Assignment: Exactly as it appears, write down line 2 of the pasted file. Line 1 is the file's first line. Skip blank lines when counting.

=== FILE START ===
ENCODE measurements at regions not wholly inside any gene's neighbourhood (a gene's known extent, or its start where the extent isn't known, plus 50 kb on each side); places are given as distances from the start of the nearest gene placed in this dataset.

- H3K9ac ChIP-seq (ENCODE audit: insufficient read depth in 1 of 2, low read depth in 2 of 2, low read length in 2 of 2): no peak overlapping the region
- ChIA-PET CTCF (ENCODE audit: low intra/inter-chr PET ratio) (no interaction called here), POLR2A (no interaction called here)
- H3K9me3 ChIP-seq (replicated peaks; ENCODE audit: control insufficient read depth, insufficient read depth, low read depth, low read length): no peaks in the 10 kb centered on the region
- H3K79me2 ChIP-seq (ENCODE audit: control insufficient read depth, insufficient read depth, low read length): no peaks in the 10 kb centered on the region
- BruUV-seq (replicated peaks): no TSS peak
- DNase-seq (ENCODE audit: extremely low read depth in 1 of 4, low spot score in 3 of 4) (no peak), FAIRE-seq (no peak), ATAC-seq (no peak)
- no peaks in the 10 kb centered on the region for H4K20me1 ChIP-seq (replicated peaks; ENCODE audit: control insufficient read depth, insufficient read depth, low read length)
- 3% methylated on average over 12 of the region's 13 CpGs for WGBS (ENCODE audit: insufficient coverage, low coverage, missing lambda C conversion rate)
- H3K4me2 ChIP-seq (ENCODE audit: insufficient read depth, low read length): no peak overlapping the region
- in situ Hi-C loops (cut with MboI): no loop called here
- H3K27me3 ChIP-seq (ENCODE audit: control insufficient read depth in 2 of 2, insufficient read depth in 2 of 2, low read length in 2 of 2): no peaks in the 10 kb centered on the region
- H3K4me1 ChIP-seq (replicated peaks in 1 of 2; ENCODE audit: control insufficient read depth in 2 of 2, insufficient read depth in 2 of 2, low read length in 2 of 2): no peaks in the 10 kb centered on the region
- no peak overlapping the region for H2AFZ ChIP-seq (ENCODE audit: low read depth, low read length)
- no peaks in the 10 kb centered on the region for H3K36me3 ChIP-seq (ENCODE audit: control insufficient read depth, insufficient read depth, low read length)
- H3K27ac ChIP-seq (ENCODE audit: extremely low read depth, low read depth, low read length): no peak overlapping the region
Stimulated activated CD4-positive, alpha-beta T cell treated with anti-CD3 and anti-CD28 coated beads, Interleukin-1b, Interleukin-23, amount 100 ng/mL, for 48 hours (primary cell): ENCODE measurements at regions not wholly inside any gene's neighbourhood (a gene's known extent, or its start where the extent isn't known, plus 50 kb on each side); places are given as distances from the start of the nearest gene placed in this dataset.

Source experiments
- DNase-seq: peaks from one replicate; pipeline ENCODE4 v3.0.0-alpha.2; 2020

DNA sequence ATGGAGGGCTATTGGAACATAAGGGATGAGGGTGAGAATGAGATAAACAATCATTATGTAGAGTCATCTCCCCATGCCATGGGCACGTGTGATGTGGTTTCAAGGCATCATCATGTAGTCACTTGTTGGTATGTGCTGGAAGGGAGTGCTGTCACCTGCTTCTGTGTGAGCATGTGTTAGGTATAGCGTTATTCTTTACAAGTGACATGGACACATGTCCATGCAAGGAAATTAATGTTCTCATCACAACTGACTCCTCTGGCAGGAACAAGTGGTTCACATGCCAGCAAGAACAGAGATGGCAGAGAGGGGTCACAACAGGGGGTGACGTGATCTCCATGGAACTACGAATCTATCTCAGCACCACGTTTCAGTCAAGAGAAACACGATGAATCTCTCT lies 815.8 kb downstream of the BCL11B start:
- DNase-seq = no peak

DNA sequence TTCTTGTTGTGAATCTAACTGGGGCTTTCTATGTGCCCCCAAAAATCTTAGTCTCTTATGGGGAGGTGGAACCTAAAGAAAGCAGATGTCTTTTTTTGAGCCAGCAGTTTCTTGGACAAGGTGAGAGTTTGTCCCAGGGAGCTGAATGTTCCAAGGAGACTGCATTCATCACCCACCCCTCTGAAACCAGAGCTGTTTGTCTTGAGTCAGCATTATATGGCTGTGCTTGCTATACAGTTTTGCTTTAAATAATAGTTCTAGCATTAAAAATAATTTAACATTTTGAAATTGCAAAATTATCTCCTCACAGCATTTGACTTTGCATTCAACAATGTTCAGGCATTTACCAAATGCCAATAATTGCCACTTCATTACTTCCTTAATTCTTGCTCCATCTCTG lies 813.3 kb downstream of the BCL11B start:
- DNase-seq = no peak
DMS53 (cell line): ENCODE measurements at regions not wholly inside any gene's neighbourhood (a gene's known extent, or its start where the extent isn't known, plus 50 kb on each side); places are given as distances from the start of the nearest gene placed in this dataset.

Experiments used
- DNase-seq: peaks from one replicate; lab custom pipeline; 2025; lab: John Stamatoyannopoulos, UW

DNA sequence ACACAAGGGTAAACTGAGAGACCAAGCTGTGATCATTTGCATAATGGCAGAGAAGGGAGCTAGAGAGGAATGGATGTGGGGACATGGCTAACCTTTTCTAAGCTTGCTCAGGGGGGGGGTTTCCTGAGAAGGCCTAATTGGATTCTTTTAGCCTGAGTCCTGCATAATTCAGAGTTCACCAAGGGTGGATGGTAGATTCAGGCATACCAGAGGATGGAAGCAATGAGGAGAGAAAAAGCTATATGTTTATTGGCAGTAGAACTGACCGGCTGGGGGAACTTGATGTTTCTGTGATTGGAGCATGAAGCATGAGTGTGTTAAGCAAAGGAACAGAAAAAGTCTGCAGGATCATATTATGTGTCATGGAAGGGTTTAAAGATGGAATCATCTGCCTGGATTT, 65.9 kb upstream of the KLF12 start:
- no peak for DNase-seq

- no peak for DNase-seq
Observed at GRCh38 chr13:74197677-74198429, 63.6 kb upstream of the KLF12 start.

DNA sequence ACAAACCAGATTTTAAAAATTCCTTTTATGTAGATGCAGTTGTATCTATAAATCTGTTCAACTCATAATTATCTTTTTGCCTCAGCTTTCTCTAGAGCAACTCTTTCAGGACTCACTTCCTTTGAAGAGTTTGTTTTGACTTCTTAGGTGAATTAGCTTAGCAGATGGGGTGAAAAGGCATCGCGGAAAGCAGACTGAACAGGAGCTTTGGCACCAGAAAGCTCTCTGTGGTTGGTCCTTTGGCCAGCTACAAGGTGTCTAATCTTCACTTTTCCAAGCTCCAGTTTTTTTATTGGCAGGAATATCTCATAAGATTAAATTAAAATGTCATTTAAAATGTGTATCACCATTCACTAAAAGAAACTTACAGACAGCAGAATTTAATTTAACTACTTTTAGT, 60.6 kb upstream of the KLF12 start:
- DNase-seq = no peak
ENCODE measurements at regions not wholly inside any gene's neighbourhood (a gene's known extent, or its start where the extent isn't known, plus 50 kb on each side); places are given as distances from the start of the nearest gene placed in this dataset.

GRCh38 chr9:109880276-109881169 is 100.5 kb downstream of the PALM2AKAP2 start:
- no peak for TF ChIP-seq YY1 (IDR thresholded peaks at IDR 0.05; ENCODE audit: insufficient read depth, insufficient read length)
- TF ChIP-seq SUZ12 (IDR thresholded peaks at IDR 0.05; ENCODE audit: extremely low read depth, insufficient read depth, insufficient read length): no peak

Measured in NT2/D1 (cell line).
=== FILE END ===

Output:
- H3K9ac ChIP-seq (ENCODE audit: insufficient read depth in 1 of 2, low read depth in 2 of 2, low read length in 2 of 2): no peak overlapping the region